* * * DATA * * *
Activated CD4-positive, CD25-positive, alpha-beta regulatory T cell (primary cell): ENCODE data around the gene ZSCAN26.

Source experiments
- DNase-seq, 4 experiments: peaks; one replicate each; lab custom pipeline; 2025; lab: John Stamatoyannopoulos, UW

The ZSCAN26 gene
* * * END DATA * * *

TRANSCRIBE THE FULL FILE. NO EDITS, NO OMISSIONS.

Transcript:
Activated CD4-positive, CD25-positive, alpha-beta regulatory T cell (primary cell): ENCODE data around the gene ZSCAN26.

Source experiments
- DNase-seq, 4 experiments: peaks; one replicate each; lab custom pipeline; 2025; lab: John Stamatoyannopoulos, UW

The ZSCAN26 gene